Scott Crawford
Special to the Bonanza

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July 23, 2013
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Not ready to retire? How to start an encore career

An increasing number of Lake Tahoe residents aren’t ending their careers at retirement — they are launching encore careers by starting their own businesses.

In fact, according to the U.S. Bureau of Labor Statistics, the rate of self-employment is higher among people in their 60s than even those in their 50s, let alone those in their 20s or 30s.

But starting a small business in your 50s or 60s can be a daunting task. Since it may take several years before your new venture turns a profit, launching a business requires smart design and careful execution.

From our experience working with customers in Truckee and Incline Village who started businesses after retirement, we have identified several ways to increase your chances of success.

Start small and carve out time to run the venture before you retire. If that’s not possible, work on your business idea during your last few years on the job.

Work with your financial adviser to make certain you’re saving enough money to get you through the transition period, using these four tips as a guide:

BE FINANCIALLY PREPARED

Research the startup costs for your business and develop a business plan with a clear vision and objective on how to obtain your goals.

Retain an accountant to set up your bookkeeping properly from the beginning, even if you plan to use an accounting package for ongoing management.

Set up a business checking account to keep your personal and business finances separate. If you plan to sell your products or services online, or accept credit cards/debit cards, you should explore your options for establishing a merchant account to process these payments.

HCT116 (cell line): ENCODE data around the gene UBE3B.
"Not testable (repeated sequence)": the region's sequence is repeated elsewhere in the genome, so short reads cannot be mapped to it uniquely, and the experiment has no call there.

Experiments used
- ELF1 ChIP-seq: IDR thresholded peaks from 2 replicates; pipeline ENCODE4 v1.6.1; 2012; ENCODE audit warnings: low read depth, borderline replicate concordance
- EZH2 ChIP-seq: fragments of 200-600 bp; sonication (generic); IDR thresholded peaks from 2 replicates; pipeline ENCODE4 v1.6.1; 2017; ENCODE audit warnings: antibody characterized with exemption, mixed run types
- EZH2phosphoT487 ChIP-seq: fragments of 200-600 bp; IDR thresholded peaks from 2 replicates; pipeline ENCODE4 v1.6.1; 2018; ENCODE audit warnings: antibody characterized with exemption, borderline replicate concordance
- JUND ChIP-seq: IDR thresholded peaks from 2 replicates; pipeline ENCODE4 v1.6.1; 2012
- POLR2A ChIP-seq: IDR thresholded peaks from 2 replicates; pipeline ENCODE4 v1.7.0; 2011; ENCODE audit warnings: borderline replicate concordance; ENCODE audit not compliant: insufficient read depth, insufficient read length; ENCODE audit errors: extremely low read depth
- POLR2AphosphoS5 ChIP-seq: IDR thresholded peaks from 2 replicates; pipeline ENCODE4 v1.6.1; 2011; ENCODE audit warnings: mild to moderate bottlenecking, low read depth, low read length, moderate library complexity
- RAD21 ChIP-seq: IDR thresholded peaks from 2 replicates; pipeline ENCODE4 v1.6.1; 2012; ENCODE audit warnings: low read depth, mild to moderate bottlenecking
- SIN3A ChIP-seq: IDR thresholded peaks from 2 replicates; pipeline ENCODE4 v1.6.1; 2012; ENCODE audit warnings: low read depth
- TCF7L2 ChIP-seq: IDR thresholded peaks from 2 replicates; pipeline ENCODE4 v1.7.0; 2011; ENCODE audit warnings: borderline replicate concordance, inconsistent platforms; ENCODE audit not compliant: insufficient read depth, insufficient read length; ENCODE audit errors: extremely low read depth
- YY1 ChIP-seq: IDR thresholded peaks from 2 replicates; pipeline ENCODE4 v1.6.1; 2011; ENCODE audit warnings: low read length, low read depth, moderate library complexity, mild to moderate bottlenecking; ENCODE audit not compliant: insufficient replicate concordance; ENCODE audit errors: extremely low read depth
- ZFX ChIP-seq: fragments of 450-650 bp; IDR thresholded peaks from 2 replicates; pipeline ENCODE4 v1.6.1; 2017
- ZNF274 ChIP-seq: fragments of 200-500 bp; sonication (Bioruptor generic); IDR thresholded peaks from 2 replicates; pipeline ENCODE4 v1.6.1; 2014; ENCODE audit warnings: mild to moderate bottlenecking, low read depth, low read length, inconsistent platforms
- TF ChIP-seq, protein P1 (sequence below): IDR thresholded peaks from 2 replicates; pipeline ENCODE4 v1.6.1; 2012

If you have the resources, using your personal assets is by far the easiest way to fund your business. Many new businesses must seek outside investors, borrow, or do both to meet their initial funding needs.

Weigh the potential risks and rewards of each approach carefully before you put up your own capital, issue equity, or take on debt.

Since financial institutions in general want to see revenue and credit payment history for a business, you may not qualify for a conventional business loan at the outset.

Talk with your banker about how to establish business credit, particularly if this is your first venture.

PREPARE PLAN B

One important step before you launch your new enterprise: Have a Plan B.

What will you do if the business doesn’t work? You can probably afford to lose a small investment, but make sure you don’t endanger your home or wipe out your retirement income, particularly if you are starting a new business close to retirement age.

Ensure that you have the resources and cash flow to cover a start-up period of a year or more. Financial advisers can help you compare your work and retirement options and assess your assets.

KNOW WHAT YOU’RE GETTING INTO

Don’t ruin your hobby by turning it into your business. Make sure you are prepared for the time it will take to invest in a new business.

Seek guidance on managing your own shop from experienced peers. You can find advisers, as well as potential clients, by joining business associations and visiting your local business development center or chamber of commerce.

Organizations such as the U.S. Small Business Administration and AARP also offer a wealth of advice for starting a business.

Choose a career that has the potential for success and is something that you will continue to enjoy.

Some of the most successful post-retirement businesses have been started by people who combined their professional skills with their passions.

In addition, it is important to prepare your family and yourself for the long hours and stresses that will inevitably come with the new venture.

Running a small business can be a rewarding experience, but it’s wise to do your research and prepare properly before going out on your own.

FORM A SUPPORT TEAM

Before your new venture is up and running you’ll need to retain professional services, such as accounting, banking and legal advice.

Involve your financial adviser, who can help you evaluate the benefits of delaying full-time retirement, the financial risks of starting a new business and the steps you need to take to begin a profitable and rewarding encore career.

Scott Crawford is the District Manager for Wells Fargo’s Tahoe District. Wells Fargo’s Incline Village store at 776 Tahoe Blvd. that can be reached at 775-885-5500. Its Truckee location at 11262 Donner Pass Road can be reached at 530-550-1045. More information is available at www.wellsfargo.com.


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Tahoe Daily Tribune Updated Jul 24, 2013 05:11PM Published Jul 23, 2013 05:20PM Copyright 2013 Tahoe Daily Tribune. All rights reserved. This material may not be published, broadcast, rewritten or redistributed.